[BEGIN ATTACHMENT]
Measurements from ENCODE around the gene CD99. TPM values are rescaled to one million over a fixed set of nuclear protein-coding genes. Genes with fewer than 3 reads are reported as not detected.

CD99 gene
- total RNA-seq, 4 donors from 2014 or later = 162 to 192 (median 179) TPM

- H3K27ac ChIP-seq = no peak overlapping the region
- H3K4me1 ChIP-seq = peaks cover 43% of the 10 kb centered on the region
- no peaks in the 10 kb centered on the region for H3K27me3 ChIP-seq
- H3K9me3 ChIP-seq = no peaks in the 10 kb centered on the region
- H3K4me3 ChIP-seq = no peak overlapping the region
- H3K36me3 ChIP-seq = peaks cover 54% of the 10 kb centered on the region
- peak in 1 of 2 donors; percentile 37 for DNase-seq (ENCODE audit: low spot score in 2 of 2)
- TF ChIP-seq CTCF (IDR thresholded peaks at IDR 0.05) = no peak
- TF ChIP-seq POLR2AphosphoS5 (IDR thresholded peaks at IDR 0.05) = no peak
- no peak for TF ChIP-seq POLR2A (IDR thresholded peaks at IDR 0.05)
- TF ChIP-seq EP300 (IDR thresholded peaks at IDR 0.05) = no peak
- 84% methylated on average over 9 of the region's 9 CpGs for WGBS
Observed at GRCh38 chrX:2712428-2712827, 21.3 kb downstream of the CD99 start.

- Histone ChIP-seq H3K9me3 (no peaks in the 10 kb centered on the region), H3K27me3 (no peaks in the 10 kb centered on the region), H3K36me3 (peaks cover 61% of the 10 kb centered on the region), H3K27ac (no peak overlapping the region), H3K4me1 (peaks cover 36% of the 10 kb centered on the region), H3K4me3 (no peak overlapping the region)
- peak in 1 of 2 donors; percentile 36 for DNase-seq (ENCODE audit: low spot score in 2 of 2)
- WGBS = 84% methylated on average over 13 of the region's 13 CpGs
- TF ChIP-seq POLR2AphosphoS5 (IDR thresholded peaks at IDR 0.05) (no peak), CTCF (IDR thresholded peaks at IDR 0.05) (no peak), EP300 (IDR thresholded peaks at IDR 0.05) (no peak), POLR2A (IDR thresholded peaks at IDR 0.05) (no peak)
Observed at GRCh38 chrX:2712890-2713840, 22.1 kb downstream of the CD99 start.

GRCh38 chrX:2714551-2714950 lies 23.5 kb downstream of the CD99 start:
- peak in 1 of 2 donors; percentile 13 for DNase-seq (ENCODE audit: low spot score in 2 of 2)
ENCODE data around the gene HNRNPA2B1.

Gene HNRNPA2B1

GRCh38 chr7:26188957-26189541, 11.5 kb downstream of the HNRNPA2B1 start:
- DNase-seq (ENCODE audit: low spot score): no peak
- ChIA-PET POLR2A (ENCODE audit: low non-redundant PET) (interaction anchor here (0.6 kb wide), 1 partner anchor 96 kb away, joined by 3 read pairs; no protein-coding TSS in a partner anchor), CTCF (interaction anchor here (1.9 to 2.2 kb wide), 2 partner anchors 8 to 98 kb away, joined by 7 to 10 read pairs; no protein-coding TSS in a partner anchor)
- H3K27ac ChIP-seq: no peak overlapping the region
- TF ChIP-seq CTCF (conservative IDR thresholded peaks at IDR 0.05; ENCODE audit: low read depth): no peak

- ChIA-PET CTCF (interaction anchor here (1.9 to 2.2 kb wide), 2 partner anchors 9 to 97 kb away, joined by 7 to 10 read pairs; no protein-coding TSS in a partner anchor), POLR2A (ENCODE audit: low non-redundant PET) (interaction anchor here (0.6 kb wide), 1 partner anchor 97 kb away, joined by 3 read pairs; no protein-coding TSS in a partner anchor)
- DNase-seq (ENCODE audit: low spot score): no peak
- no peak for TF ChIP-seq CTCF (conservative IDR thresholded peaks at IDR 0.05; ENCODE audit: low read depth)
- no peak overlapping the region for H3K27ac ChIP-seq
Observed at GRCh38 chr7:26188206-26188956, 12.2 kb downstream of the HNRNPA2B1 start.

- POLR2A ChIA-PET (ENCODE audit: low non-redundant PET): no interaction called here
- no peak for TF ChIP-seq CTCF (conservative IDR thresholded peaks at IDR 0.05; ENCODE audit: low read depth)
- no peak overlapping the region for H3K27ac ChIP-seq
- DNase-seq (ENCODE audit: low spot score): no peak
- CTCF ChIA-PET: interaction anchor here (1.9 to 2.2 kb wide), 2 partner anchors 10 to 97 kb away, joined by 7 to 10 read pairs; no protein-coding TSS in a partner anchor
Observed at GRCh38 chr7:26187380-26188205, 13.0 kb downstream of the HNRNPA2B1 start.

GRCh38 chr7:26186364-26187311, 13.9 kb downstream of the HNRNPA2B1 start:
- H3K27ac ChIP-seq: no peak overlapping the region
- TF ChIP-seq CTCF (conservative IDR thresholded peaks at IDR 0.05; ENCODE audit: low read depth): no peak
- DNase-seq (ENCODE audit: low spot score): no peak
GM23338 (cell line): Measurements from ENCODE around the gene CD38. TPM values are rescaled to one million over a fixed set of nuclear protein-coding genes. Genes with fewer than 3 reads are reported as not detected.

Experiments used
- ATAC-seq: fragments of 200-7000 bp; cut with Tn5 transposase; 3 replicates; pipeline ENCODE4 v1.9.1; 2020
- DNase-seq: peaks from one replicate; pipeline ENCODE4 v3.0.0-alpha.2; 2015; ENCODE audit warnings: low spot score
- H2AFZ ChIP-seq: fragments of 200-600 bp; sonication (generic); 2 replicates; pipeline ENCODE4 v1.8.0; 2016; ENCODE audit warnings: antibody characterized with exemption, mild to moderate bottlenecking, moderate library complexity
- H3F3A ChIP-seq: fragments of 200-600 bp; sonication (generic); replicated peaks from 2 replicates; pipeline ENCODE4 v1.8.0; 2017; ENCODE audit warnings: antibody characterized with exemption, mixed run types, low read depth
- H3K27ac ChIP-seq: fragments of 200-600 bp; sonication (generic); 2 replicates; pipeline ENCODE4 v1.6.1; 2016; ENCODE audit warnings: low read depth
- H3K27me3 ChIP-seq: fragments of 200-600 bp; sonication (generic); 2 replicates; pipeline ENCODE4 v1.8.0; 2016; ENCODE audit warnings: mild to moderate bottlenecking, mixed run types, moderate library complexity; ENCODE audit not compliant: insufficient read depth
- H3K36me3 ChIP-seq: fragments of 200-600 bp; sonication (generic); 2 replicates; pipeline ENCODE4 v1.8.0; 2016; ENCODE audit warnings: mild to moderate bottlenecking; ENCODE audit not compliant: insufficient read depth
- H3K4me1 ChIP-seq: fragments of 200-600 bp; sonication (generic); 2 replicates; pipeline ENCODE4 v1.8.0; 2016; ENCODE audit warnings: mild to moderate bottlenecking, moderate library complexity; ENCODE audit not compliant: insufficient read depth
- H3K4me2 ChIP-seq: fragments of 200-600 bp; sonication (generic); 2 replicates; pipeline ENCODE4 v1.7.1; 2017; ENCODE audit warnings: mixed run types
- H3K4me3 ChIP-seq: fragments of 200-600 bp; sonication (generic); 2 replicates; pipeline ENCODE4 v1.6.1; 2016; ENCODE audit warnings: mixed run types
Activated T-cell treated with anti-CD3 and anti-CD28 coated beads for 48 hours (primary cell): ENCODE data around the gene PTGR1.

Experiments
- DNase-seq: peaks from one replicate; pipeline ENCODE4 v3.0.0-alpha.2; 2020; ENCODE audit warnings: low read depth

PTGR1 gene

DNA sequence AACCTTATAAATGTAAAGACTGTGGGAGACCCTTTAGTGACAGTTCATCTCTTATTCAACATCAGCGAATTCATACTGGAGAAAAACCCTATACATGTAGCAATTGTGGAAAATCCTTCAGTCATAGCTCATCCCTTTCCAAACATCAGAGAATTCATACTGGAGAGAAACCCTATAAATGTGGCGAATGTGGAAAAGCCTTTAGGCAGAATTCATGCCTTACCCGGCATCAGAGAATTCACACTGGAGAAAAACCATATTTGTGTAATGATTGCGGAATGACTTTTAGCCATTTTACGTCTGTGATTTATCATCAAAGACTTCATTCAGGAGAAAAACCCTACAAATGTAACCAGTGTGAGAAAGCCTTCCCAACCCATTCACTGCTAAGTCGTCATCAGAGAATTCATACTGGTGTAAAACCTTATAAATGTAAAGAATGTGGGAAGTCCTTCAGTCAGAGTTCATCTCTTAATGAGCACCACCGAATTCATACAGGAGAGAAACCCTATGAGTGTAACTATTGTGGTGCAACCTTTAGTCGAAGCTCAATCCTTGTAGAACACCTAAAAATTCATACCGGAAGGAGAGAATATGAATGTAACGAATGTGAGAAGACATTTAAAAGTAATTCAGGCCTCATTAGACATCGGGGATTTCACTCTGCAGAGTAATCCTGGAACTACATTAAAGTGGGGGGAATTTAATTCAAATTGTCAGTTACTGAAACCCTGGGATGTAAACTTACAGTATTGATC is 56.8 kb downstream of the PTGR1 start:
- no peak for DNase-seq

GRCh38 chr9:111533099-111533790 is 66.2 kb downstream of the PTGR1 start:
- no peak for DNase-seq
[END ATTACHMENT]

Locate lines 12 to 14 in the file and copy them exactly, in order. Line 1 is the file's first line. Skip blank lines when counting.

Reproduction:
- TF ChIP-seq POLR2AphosphoS5 (IDR thresholded peaks at IDR 0.05) = no peak
- no peak for TF ChIP-seq POLR2A (IDR thresholded peaks at IDR 0.05)
- TF ChIP-seq EP300 (IDR thresholded peaks at IDR 0.05) = no peak